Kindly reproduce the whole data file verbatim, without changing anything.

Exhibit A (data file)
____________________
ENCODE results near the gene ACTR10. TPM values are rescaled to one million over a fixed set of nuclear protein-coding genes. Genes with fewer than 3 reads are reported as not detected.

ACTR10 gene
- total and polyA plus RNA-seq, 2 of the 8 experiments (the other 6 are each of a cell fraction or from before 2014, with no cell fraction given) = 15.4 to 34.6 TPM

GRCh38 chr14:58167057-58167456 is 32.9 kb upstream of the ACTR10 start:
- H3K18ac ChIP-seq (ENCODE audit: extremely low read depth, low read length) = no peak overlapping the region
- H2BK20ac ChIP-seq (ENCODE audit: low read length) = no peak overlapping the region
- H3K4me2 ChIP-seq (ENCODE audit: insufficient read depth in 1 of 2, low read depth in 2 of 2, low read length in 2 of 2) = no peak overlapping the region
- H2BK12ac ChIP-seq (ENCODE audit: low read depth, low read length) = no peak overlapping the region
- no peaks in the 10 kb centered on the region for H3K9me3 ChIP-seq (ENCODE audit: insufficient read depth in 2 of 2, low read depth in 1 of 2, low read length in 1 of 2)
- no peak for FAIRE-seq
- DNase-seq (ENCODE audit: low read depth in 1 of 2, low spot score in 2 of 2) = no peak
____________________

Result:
ENCODE results near the gene ACTR10. TPM values are rescaled to one million over a fixed set of nuclear protein-coding genes. Genes with fewer than 3 reads are reported as not detected.

ACTR10 gene
- total and polyA plus RNA-seq, 2 of the 8 experiments (the other 6 are each of a cell fraction or from before 2014, with no cell fraction given) = 15.4 to 34.6 TPM

GRCh38 chr14:58167057-58167456 is 32.9 kb upstream of the ACTR10 start:
- H3K18ac ChIP-seq (ENCODE audit: extremely low read depth, low read length) = no peak overlapping the region
- H2BK20ac ChIP-seq (ENCODE audit: low read length) = no peak overlapping the region
- H3K4me2 ChIP-seq (ENCODE audit: insufficient read depth in 1 of 2, low read depth in 2 of 2, low read length in 2 of 2) = no peak overlapping the region
- H2BK12ac ChIP-seq (ENCODE audit: low read depth, low read length) = no peak overlapping the region
- no peaks in the 10 kb centered on the region for H3K9me3 ChIP-seq (ENCODE audit: insufficient read depth in 2 of 2, low read depth in 1 of 2, low read length in 1 of 2)
- no peak for FAIRE-seq
- DNase-seq (ENCODE audit: low read depth in 1 of 2, low spot score in 2 of 2) = no peak